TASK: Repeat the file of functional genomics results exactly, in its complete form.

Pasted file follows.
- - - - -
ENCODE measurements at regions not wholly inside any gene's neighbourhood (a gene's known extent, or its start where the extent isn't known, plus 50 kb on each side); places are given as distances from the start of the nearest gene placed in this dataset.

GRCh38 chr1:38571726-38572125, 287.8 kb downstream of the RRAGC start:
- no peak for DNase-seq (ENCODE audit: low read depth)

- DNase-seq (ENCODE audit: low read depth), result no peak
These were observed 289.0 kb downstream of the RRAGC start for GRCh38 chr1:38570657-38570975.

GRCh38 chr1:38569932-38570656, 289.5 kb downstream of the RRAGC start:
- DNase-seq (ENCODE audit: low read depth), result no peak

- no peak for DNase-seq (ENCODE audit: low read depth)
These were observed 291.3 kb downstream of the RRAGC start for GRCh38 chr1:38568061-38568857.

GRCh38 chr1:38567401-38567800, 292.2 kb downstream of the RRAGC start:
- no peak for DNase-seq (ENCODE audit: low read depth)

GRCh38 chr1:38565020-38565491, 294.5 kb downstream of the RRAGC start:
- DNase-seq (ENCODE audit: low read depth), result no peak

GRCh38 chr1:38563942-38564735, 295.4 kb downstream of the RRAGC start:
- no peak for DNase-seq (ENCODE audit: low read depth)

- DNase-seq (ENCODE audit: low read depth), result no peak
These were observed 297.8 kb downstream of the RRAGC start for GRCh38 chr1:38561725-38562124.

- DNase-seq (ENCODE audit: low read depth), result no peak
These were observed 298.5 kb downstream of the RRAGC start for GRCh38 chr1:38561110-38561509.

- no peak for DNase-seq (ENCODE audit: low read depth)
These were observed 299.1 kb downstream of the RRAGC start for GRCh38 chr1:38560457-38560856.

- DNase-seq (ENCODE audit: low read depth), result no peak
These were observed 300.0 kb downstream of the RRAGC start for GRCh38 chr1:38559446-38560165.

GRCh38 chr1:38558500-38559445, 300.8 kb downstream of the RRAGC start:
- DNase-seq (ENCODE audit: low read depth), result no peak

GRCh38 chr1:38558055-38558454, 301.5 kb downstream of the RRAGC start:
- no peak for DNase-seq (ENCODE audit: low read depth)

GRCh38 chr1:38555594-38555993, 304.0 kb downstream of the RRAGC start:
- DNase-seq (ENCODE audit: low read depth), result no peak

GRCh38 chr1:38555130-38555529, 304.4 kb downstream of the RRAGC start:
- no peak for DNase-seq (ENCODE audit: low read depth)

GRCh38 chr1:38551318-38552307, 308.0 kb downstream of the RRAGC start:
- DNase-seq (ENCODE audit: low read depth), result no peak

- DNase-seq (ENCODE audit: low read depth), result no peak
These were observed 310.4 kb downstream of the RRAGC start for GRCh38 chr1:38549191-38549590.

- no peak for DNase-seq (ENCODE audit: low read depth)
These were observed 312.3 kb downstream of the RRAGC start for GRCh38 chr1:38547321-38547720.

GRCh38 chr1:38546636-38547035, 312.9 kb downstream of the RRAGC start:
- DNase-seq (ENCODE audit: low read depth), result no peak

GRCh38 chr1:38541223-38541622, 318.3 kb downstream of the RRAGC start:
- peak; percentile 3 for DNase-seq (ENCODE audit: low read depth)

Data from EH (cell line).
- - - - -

ENCODE measurements at regions not wholly inside any gene's neighbourhood (a gene's known extent, or its start where the extent isn't known, plus 50 kb on each side); places are given as distances from the start of the nearest gene placed in this dataset.

GRCh38 chr1:38571726-38572125, 287.8 kb downstream of the RRAGC start:
- no peak for DNase-seq (ENCODE audit: low read depth)

- DNase-seq (ENCODE audit: low read depth), result no peak
These were observed 289.0 kb downstream of the RRAGC start for GRCh38 chr1:38570657-38570975.

GRCh38 chr1:38569932-38570656, 289.5 kb downstream of the RRAGC start:
- DNase-seq (ENCODE audit: low read depth), result no peak

- no peak for DNase-seq (ENCODE audit: low read depth)
These were observed 291.3 kb downstream of the RRAGC start for GRCh38 chr1:38568061-38568857.

GRCh38 chr1:38567401-38567800, 292.2 kb downstream of the RRAGC start:
- no peak for DNase-seq (ENCODE audit: low read depth)

GRCh38 chr1:38565020-38565491, 294.5 kb downstream of the RRAGC start:
- DNase-seq (ENCODE audit: low read depth), result no peak

GRCh38 chr1:38563942-38564735, 295.4 kb downstream of the RRAGC start:
- no peak for DNase-seq (ENCODE audit: low read depth)

- DNase-seq (ENCODE audit: low read depth), result no peak
These were observed 297.8 kb downstream of the RRAGC start for GRCh38 chr1:38561725-38562124.

- DNase-seq (ENCODE audit: low read depth), result no peak
These were observed 298.5 kb downstream of the RRAGC start for GRCh38 chr1:38561110-38561509.

- no peak for DNase-seq (ENCODE audit: low read depth)
These were observed 299.1 kb downstream of the RRAGC start for GRCh38 chr1:38560457-38560856.

- DNase-seq (ENCODE audit: low read depth), result no peak
These were observed 300.0 kb downstream of the RRAGC start for GRCh38 chr1:38559446-38560165.

GRCh38 chr1:38558500-38559445, 300.8 kb downstream of the RRAGC start:
- DNase-seq (ENCODE audit: low read depth), result no peak

GRCh38 chr1:38558055-38558454, 301.5 kb downstream of the RRAGC start:
- no peak for DNase-seq (ENCODE audit: low read depth)

GRCh38 chr1:38555594-38555993, 304.0 kb downstream of the RRAGC start:
- DNase-seq (ENCODE audit: low read depth), result no peak

GRCh38 chr1:38555130-38555529, 304.4 kb downstream of the RRAGC start:
- no peak for DNase-seq (ENCODE audit: low read depth)

GRCh38 chr1:38551318-38552307, 308.0 kb downstream of the RRAGC start:
- DNase-seq (ENCODE audit: low read depth), result no peak

- DNase-seq (ENCODE audit: low read depth), result no peak
These were observed 310.4 kb downstream of the RRAGC start for GRCh38 chr1:38549191-38549590.

- no peak for DNase-seq (ENCODE audit: low read depth)
These were observed 312.3 kb downstream of the RRAGC start for GRCh38 chr1:38547321-38547720.

GRCh38 chr1:38546636-38547035, 312.9 kb downstream of the RRAGC start:
- DNase-seq (ENCODE audit: low read depth), result no peak

GRCh38 chr1:38541223-38541622, 318.3 kb downstream of the RRAGC start:
- peak; percentile 3 for DNase-seq (ENCODE audit: low read depth)

Data from EH (cell line).